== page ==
That all being said, where does that leave woman?  Not with a boring role in society – just with a much different one.  Women are created to be the civilizers. Pope John Paul II’s Post-Synodal Apostolic Exhortation Christifideles Laici explains that, “women have the task of assuring the moral dimension of culture, the dimension – namely of a culture worthy of the person – of an individual yet social life” (4).  This is no menial task!  Think of those rough towns of the Westward Expansion – towns full of men – towns that were mean and course.  It wasn’t until the women started showing up that they became more than dusty main streets populated by the rough-and-ready.  It was women who brought life and culture. It was the women who brought the civility into the civilization.  This same storyline plays out through history, just as it plays out on a much smaller scale in our families.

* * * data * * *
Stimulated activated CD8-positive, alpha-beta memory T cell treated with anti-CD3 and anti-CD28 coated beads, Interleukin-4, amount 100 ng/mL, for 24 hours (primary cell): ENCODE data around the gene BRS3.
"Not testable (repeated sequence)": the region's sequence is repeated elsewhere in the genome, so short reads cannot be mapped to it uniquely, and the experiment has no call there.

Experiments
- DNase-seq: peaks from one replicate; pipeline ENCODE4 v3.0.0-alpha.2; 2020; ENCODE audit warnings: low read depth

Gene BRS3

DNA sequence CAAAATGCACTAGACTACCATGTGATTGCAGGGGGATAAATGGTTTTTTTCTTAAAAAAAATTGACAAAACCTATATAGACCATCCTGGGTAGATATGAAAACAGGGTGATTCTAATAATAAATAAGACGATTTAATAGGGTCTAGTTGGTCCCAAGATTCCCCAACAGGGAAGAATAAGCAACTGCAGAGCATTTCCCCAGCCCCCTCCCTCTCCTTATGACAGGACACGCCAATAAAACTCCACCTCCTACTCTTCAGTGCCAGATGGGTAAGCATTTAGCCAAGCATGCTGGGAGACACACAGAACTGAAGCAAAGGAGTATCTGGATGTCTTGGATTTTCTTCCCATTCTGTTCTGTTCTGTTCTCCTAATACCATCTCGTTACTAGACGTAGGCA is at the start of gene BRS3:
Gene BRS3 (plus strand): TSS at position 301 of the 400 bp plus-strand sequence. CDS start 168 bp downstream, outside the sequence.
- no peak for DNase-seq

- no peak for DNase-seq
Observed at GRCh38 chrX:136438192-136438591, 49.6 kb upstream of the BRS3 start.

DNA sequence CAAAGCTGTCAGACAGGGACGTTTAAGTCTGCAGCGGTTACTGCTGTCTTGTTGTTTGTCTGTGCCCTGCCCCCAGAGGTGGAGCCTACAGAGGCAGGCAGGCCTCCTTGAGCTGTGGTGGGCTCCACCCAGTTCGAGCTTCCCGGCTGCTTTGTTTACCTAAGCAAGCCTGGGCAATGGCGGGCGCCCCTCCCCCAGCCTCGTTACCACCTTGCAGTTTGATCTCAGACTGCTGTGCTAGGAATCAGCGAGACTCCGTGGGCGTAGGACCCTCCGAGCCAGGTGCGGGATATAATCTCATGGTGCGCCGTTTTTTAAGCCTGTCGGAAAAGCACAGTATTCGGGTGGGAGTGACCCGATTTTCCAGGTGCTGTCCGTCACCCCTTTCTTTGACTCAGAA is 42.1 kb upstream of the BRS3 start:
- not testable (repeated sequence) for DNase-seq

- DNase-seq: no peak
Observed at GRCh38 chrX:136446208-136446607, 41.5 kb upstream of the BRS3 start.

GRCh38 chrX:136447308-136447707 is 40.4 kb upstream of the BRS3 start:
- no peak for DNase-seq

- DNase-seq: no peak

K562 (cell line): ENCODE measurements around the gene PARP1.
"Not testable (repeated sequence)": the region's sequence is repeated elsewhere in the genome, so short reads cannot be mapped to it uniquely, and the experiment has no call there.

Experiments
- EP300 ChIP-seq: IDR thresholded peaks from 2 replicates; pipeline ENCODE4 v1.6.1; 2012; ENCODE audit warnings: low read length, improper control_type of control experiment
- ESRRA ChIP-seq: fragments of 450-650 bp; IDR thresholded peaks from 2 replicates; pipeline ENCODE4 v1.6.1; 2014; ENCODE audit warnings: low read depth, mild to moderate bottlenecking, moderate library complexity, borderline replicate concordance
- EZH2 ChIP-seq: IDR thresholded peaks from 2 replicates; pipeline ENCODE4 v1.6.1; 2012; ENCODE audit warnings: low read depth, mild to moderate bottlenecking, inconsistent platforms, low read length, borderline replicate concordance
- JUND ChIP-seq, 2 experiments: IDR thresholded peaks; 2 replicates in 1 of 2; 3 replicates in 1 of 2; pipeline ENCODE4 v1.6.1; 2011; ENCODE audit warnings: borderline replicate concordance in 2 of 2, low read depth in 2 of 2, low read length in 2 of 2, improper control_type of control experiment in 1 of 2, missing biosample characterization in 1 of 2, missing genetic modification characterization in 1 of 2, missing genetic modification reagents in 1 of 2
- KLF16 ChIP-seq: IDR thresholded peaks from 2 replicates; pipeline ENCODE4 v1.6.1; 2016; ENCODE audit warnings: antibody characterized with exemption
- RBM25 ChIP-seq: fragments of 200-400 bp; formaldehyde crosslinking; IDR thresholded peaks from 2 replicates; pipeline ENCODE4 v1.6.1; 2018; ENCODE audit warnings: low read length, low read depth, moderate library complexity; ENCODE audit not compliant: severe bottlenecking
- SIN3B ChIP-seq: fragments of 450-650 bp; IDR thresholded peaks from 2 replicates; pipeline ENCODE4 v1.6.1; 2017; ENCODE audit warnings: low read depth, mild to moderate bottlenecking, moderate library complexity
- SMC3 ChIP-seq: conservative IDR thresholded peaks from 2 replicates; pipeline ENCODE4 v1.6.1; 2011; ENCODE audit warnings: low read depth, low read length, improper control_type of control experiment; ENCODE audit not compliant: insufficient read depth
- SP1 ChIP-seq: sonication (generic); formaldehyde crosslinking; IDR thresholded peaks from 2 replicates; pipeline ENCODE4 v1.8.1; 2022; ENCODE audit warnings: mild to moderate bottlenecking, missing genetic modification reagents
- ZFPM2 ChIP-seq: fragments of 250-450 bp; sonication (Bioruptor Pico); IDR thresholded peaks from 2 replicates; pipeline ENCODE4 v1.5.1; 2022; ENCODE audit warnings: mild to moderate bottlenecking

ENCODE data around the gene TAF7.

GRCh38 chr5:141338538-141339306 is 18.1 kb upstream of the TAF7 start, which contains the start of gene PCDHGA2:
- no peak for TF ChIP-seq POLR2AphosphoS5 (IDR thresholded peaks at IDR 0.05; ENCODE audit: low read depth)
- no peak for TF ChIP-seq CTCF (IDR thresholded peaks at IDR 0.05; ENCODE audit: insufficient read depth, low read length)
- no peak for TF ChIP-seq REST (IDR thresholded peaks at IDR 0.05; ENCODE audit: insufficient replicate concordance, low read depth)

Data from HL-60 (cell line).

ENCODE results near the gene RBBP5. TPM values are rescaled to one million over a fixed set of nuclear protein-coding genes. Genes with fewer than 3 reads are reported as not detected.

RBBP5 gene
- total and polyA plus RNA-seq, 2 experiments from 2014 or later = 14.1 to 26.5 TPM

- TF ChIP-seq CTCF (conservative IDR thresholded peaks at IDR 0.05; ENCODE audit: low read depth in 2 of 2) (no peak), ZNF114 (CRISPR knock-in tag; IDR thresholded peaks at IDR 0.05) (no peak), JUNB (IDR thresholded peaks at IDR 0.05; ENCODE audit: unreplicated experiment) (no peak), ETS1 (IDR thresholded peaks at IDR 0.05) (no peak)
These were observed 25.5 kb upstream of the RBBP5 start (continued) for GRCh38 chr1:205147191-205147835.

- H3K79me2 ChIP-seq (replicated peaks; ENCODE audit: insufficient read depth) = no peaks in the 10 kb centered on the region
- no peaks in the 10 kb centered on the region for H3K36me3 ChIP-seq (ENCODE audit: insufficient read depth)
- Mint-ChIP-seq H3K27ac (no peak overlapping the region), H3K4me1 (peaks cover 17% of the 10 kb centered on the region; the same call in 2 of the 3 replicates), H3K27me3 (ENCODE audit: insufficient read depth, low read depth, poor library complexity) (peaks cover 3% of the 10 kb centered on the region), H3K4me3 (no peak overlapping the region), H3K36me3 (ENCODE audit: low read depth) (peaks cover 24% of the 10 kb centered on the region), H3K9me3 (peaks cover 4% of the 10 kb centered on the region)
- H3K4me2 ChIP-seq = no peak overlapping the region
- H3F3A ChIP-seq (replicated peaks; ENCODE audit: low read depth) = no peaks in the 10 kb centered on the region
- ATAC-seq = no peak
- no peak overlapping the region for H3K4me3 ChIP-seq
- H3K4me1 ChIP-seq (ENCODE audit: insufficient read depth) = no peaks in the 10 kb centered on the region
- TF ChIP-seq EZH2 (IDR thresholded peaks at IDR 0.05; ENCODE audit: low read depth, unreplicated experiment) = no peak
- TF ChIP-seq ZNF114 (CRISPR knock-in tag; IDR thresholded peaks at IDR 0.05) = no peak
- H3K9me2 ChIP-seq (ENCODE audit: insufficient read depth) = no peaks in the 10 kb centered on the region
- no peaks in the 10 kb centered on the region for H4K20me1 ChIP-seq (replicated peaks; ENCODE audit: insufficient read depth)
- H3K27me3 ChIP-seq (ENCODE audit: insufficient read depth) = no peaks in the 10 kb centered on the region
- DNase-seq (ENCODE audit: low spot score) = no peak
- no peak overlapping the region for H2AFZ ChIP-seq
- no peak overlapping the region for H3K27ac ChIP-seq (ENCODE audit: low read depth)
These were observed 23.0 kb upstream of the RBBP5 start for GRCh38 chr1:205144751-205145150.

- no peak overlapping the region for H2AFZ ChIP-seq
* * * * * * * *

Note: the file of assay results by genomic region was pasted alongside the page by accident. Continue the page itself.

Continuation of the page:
I can’t tell you how many times my husband has said to me, “If it wasn’t for you, I don’t know where I’d be right now.”  When I ask him to take a guess it’s never a pretty picture that he paints.  Did I try to change him?  No.  Did I shackle him up to the ball and chain?  No.  Did I beg, coerce, bribe, threaten and nag him into becoming the amazing man he is today?  Haha, no way!  So what then happened to this former Marine who has had some “crazier days” and who, at one time thought he might never settle down?  Simple.  He got civilized.  He became chivalrous.  You see, as women we have the ability to set the bar for the men.  If we set that bar high enough, they’ll reach it.  What I see happening far too often though, is women setting this proverbial bar so low that men can pretty much step over it.  We have given up on our civilizing influence!  Some women refuse to set the bar high because they are wounded.  Some because they are bored, and some because they just are sick and tired of waiting for Mr. Right.  On one hand, who can blame them?  It can seem pretty bleak out there. On the other hand, shame on them!  You have a gift!  You have a sorely needed, civilizing  gift  – use it!  (if you are wounded, and desperately seeking love, I encourage you to find healing and help – because you will never find healing by settling for less than you deserve.)